From Ian McDonald, OMAFRA, Field Crops Unit:
Where NutrientSmart and FarmSmart in January dealt with the theory of soil management and nutrient use and management of inorganic nutrient sources, NutrientSmart 2.0 will explore the integration of organic amendments such as manures, biosolids, compost, green bin compost, and other sources into a systems approach to nutrient management planning for production in relation to soils. It will explore for both crop and livestock farmers and advisors how to source, apply, match and gain economic and environmental advantage from the use of these important and valuable sources of nutrients.
More information and registration can be found at www.farmsmartconference.com.
Two draft action plans have been posted to Ontario’s Environmental Registry for public comments.
Policy Proposal Notice: Canada-Ontario Action Plan for Lake Erie
Comment Period: 60 days. Submissions may be made before May 09, 2017.
Policy Decision Notice: Reducing Phosphorous to minimize Algal Blooms in Lake Erie
The draft Action Plan is posted for public input and can be found through this link. The Action Plan will be finalized no later than February 2018.
June 6, 2016 — Some topics are relevant year after year, but you might not always take the time to filter through previous posts to find them. I’ve highlighted some here that might be of interest this week. Click on the preview images below to jump to the articles. Continue reading Seasonal Topics – June 6, 2016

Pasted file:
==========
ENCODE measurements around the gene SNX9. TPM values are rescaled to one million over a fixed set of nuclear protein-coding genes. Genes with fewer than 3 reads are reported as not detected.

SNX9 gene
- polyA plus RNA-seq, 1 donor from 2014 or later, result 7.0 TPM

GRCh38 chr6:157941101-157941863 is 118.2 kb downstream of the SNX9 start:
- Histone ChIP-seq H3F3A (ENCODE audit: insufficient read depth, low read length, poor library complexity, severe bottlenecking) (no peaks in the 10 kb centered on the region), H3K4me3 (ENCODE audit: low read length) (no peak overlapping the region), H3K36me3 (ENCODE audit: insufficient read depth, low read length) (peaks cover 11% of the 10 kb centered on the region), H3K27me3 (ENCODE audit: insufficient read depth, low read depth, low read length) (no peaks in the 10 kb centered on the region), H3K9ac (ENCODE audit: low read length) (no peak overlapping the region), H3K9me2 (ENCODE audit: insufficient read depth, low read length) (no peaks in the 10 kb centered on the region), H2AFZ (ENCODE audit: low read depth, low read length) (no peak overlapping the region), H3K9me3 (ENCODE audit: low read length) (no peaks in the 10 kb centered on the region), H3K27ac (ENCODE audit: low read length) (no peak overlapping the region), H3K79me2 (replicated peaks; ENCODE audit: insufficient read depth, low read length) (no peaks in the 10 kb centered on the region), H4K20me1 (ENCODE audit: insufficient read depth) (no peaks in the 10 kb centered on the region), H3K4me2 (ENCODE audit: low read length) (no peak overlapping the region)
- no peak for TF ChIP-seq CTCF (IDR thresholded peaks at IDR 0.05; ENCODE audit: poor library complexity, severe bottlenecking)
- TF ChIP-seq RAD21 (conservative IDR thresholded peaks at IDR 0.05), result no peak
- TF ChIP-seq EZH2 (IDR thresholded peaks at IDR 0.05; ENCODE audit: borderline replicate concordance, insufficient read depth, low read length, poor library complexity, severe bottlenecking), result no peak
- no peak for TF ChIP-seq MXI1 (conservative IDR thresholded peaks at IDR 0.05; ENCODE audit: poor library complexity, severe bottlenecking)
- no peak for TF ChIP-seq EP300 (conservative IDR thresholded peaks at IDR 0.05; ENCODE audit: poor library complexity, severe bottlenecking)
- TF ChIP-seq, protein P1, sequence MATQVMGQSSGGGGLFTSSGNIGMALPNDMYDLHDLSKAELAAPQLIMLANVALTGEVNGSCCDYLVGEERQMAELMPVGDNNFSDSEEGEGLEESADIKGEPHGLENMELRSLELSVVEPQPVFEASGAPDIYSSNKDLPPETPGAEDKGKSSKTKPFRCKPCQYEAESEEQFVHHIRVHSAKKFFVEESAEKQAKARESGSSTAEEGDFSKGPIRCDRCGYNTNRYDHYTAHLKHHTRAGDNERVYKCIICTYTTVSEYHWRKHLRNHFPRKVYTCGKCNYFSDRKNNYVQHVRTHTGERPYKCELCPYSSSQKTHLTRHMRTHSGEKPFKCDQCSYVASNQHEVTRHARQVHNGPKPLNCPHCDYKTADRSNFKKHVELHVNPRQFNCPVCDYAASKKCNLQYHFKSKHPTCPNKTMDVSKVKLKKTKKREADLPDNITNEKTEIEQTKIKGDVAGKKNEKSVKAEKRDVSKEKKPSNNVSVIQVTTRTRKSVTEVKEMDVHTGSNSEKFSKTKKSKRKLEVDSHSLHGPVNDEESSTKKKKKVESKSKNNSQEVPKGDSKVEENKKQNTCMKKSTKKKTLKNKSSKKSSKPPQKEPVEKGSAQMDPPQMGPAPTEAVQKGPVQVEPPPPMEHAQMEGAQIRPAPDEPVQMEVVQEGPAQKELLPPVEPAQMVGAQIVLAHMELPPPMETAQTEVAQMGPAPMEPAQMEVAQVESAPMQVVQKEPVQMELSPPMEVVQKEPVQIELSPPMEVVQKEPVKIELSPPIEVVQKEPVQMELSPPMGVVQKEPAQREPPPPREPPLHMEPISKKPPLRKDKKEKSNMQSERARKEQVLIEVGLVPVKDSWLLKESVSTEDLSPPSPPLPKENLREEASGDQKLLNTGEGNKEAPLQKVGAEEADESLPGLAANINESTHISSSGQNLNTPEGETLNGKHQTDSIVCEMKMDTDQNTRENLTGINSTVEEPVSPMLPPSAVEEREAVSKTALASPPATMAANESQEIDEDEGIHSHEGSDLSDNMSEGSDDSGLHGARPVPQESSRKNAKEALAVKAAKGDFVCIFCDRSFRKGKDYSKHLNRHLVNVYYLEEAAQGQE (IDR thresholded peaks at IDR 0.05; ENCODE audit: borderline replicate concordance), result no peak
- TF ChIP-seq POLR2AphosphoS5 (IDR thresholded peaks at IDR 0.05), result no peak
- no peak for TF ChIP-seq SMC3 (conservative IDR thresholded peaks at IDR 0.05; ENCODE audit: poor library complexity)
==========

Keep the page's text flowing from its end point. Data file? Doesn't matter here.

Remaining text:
Micronutrients play an essential role in vegetable crop production. However, planning a fertilizer strategy involving micronutrients can be difficult. Micronutrient fertilizers are often expensive and, depending on the element, the actual return on your investment is not always obvious. The fear of a shortfall often outweighs the actual potential for deficiencies.
Continue reading Micronutrient Fertilizer Programs
By Christoph Kessel, Nutrition (Horticulture) – Program Lead, OMAFRA
Crops require boron, copper, iron, manganese, molybdenum or zinc in relatively small amounts. If your soil test report recommends the application of one of these micronutrients, there are several organic and inorganic sources from which to choose.
Soil organic matter and organic sources such as composts and manures are an often overlooked micronutrient storehouse. For example a one ton manure application can provide (in lbs) 0.02-0.1 boron, 0.04-06 copper, 0.4-2 iron, 0.2-1.0 manganese, 0.0002-0.01 molybdenum, and 0.2-1 zinc. Micronutrient content depends on the source but an added benefit is that they are generally already in the plant available forms. With planning and careful management, organic sources can provide a long term sustainable micronutrient source to plants. Continue reading Micronutrient Fertilizer Sources – a small amount goes along way